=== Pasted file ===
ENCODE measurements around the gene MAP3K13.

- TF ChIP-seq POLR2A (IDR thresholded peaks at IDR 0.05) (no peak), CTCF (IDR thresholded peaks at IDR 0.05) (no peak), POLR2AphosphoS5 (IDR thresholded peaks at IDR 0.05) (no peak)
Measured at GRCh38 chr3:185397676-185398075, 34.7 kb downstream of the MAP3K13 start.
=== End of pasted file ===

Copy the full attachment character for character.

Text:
ENCODE measurements around the gene MAP3K13.

- TF ChIP-seq POLR2A (IDR thresholded peaks at IDR 0.05) (no peak), CTCF (IDR thresholded peaks at IDR 0.05) (no peak), POLR2AphosphoS5 (IDR thresholded peaks at IDR 0.05) (no peak)
Measured at GRCh38 chr3:185397676-185398075, 34.7 kb downstream of the MAP3K13 start.